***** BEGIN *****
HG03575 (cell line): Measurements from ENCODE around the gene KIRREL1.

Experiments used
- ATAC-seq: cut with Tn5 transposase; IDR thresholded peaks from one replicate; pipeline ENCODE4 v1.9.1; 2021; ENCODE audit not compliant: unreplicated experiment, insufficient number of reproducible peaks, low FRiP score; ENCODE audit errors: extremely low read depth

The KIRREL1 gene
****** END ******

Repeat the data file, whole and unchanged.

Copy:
HG03575 (cell line): Measurements from ENCODE around the gene KIRREL1.

Experiments used
- ATAC-seq: cut with Tn5 transposase; IDR thresholded peaks from one replicate; pipeline ENCODE4 v1.9.1; 2021; ENCODE audit not compliant: unreplicated experiment, insufficient number of reproducible peaks, low FRiP score; ENCODE audit errors: extremely low read depth

The KIRREL1 gene